European Offshore Wind Gets Big Boost from Crown Estate

The British government last week gave the go-ahead for offshore wind farm development in new areas, which could see the installation of ten times more than Europe’s existing European offshore wind energy capacity. A total of nine development zones – with a capacity of just over 32 gigawatts (GW) – have been allocated to 12 European companies following a competitive tender.

“These are European companies building a European industry and generating some 45,000 European jobs,” said Justin Wilkes, policy director of the European Wind Energy Association (EWEA). “It takes Europe closer to exploiting the power of our seas and developing a brand new European offshore wind industry. Offshore wind is Europe’s largest untapped energy source. There is enough wind across Europe’s seas to power Europe seven times over.”

The 32 GW is part of the over 100 GW of offshore wind power currently being planned by European utilities, developers, and governments, mostly in the North Sea. Once operational this 100 GW plus would supply 10% of Europe’s electricity. In order to connect these farms to the electricity grid, EWEA has proposed a 20 year grid development plan.

This year the European Commission will publish a Blueprint for a North Sea grid. This Blueprint was described by the Commission’s 2008 second Strategic Energy Review as aiming to “interconnect national electricity grids in north-west Europe together and plug-in the numerous planned offshore wind projects.”

“The 32GW of installed capacity proposed by the offshore wind energy developers for 2020 would supply a quarter of the UK’s electricity needs. This means the UK will have a secure and low carbon electricity supply. In addition, the UK economy will benefit as offshore wind is a growth industry that will create new businesses and jobs as well as attracting inward investment,” said Roger Bright CB, Chief Executive of The Crown Estate.

One of the zones was allocted to EDP Renováveis (EDPR) and SeaEnergy PLC. The acreage is in Moray Firth, Scotland and could provide for an approximate installed capacity of 1.3 GW. Under the terms of the development agreement, signed by EDPR, SeaEnergy Renewables Limited (SERL) and The Crown Estate, the companies have been awarded the exclusive rights to develop wind farm sites within the zone.

EDPR and SERL have formed Moray Offshore Renewables Limited (MORL) to develop the zone and the Agreement provides SERL with the right to retain a 25% working interest in MORL and all designated windfarm developments within the zone, whilst EDPR holds a 75% interest.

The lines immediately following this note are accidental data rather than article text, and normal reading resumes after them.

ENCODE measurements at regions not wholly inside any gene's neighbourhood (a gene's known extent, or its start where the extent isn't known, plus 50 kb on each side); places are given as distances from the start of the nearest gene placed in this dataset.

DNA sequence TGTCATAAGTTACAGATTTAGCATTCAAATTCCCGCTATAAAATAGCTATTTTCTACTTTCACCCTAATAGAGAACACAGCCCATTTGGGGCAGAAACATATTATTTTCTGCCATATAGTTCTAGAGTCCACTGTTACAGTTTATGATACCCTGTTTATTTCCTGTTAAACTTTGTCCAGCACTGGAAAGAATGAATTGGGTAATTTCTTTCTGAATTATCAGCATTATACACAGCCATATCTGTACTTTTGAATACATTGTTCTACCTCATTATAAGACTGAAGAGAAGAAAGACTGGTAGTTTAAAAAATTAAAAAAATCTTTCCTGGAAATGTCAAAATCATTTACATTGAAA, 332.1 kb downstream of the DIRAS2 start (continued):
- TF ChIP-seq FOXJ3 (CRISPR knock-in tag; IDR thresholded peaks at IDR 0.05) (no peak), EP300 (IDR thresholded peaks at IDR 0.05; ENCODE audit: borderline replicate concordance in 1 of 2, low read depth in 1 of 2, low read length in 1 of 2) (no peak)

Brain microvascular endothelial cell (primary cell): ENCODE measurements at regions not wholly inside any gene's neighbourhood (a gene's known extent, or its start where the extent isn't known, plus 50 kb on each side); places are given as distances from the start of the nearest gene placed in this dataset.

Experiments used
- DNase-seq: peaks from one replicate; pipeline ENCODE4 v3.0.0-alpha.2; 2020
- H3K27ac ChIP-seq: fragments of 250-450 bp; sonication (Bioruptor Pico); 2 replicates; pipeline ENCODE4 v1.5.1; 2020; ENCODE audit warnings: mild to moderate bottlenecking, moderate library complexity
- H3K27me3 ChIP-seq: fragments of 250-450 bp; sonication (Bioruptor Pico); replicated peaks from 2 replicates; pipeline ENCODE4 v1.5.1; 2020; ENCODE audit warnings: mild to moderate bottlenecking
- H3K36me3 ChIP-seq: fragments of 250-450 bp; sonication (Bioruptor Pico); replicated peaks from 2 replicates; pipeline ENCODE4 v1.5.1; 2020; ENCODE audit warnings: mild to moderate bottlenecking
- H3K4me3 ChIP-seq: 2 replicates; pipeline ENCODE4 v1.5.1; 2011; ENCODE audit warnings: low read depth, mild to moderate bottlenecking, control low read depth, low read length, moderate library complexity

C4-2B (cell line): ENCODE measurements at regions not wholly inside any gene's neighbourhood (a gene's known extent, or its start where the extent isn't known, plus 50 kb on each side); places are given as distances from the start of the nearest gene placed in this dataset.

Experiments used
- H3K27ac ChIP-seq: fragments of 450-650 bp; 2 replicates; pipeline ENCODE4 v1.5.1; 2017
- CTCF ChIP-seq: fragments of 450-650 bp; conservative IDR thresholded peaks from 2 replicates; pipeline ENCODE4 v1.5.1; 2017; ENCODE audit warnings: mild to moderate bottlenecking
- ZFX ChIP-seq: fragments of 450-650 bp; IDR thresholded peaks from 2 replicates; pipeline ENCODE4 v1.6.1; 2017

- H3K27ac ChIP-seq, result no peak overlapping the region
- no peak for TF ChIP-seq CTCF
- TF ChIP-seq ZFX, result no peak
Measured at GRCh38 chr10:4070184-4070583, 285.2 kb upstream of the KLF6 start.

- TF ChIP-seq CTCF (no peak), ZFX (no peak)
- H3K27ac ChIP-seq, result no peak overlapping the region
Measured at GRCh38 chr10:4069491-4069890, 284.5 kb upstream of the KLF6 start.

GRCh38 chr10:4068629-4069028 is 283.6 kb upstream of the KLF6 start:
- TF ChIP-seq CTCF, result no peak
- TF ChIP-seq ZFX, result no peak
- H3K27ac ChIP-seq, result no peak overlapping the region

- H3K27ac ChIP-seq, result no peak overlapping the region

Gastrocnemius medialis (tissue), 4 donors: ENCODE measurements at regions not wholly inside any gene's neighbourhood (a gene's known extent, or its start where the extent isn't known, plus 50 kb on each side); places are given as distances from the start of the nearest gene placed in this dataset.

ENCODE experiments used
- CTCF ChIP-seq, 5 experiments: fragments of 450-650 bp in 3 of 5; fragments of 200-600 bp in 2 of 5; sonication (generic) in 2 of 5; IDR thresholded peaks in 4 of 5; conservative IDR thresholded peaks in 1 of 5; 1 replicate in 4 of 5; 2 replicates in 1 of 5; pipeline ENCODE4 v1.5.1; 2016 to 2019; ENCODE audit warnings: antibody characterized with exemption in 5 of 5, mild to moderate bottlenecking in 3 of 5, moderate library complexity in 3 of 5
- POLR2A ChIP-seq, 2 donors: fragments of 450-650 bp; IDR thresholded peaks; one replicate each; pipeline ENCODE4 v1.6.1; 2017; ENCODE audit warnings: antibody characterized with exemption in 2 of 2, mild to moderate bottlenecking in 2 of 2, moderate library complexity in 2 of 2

The awards were announced following The Crown Estate’s Round 3 Offshore Wind application process, which aims to deliver 25 GW of wind power installed capacity. Forty applicants put forward applications for the nine zones which The Crown Estate opened to tender in June 2008.

All parties have now signed exclusive Zone Development Agreements with The Crown Estate, who has responsibility for renewable energy in UK waters, to take the proposals through the planning and consenting phase. The entire list of consortia that were zones to develop projects and their potential capacitites is below.

  • Moray Firth Zone: EDP Renováveis and SeaEnergy Renewables – 1.3 GW
  • Firth of Forth Zone: SSE Renewables and Fluor – 3.5 GW
  • Dogger Bank Zone: SSE Renewables, RWE Npower Renewables, Statoil and Statkraft – 9 GW
  • Hornsea Zone: Siemens Project Ventures and Mainstream Renewable Power – 4 GW
  • Norfolk Bank Zone: Scottish Power Renewables and Vattenfall Vindkraft – 7.2 GW
  • Hastings Zone: E.ON Climate and Renewables UK – 600 MW
  • West of Isle of Wight Zone: Eneco New Energy – 900 MW
  • Bristol Channel Zone: RWE Npower Renewables – 1.5 GW
  • Irish Sea Zone: Centrica Renewable Energy and RES Group – 4.2 GW

Andrew Mill, CEO of Narec, technology advisor to the Crown Estate, believes that the announcement of the project development consortia that awarded licences for the development of UK Crown Estate Round Three Offshore Wind Farms, is a huge step forward for the UK, marking a major tipping point for the future of offshore renewables.

The announcement of consortia to develop new capacity is fundamental and the stature of those companies awarded contracts provides great confidence that targets will be achieved.  An additional 25,000MW of capacity could be generated in the UK as a result and on such a large scale, a new approach is required from industry across the supply chain to ensure delivery, he said.

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